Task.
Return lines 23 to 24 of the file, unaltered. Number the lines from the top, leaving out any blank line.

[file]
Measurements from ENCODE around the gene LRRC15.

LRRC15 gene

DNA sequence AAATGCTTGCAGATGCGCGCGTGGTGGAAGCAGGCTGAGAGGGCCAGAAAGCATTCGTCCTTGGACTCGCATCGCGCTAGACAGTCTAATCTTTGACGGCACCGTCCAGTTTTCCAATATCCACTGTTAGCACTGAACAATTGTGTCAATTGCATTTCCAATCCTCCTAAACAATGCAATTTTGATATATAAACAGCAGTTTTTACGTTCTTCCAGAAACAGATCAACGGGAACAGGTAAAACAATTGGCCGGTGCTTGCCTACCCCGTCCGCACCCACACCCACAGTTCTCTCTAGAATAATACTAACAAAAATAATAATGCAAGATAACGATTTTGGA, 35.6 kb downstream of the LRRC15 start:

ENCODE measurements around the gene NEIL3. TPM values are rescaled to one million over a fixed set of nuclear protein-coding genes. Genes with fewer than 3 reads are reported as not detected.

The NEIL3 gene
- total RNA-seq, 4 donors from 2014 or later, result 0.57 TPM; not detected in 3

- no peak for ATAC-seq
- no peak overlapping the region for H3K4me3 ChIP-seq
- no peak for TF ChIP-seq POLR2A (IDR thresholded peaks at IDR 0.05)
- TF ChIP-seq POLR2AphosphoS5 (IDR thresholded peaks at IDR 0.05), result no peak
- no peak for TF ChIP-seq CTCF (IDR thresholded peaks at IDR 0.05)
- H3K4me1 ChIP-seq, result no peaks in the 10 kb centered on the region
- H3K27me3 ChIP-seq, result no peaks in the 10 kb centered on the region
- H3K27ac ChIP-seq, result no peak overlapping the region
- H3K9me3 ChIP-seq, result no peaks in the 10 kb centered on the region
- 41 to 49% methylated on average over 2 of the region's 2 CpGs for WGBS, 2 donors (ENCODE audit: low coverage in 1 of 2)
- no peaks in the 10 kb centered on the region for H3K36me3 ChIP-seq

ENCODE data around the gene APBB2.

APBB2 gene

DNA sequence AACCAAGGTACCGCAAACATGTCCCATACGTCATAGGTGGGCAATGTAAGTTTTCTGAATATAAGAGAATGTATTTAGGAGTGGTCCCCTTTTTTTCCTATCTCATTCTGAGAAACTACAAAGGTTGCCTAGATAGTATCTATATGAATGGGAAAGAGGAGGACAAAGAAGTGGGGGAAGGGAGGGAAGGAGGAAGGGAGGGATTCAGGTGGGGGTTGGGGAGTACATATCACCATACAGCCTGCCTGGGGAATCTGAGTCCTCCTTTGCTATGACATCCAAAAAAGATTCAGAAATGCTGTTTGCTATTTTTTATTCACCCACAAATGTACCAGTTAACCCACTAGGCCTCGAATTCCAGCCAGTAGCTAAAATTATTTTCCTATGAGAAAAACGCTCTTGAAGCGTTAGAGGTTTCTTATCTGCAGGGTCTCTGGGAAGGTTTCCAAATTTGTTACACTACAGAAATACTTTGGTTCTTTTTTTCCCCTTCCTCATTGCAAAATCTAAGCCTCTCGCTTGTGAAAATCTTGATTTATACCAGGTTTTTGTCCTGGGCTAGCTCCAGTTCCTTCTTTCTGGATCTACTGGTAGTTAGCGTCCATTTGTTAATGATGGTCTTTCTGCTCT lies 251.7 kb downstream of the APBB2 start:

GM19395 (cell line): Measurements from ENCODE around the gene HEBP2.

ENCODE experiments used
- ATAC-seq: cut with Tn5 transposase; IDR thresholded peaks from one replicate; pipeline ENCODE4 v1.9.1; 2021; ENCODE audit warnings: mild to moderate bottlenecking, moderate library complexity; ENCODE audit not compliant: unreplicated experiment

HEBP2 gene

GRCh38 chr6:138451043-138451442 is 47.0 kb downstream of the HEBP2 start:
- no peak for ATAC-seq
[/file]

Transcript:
- ATAC-seq: cut with Tn5 transposase; IDR thresholded peaks from one replicate; pipeline ENCODE4 v1.9.1; 2021; ENCODE audit warnings: mild to moderate bottlenecking, moderate library complexity; ENCODE audit not compliant: unreplicated experiment

HEBP2 gene